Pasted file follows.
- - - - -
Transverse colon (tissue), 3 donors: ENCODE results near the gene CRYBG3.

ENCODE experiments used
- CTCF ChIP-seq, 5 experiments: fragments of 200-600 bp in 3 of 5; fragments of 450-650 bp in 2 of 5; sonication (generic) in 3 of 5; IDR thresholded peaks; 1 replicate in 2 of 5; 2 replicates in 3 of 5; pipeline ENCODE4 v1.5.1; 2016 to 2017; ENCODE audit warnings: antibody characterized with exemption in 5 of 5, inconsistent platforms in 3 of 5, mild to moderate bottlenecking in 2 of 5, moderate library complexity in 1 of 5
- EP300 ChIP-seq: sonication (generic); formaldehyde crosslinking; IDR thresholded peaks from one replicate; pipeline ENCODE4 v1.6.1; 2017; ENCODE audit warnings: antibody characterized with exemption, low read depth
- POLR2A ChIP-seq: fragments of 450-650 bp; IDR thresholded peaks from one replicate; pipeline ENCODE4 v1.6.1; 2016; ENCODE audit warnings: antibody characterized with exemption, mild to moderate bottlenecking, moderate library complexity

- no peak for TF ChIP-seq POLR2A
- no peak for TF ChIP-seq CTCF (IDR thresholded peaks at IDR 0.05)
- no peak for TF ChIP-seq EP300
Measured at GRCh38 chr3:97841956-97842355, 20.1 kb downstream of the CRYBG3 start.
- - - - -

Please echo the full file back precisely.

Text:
Transverse colon (tissue), 3 donors: ENCODE results near the gene CRYBG3.

ENCODE experiments used
- CTCF ChIP-seq, 5 experiments: fragments of 200-600 bp in 3 of 5; fragments of 450-650 bp in 2 of 5; sonication (generic) in 3 of 5; IDR thresholded peaks; 1 replicate in 2 of 5; 2 replicates in 3 of 5; pipeline ENCODE4 v1.5.1; 2016 to 2017; ENCODE audit warnings: antibody characterized with exemption in 5 of 5, inconsistent platforms in 3 of 5, mild to moderate bottlenecking in 2 of 5, moderate library complexity in 1 of 5
- EP300 ChIP-seq: sonication (generic); formaldehyde crosslinking; IDR thresholded peaks from one replicate; pipeline ENCODE4 v1.6.1; 2017; ENCODE audit warnings: antibody characterized with exemption, low read depth
- POLR2A ChIP-seq: fragments of 450-650 bp; IDR thresholded peaks from one replicate; pipeline ENCODE4 v1.6.1; 2016; ENCODE audit warnings: antibody characterized with exemption, mild to moderate bottlenecking, moderate library complexity

- no peak for TF ChIP-seq POLR2A
- no peak for TF ChIP-seq CTCF (IDR thresholded peaks at IDR 0.05)
- no peak for TF ChIP-seq EP300
Measured at GRCh38 chr3:97841956-97842355, 20.1 kb downstream of the CRYBG3 start.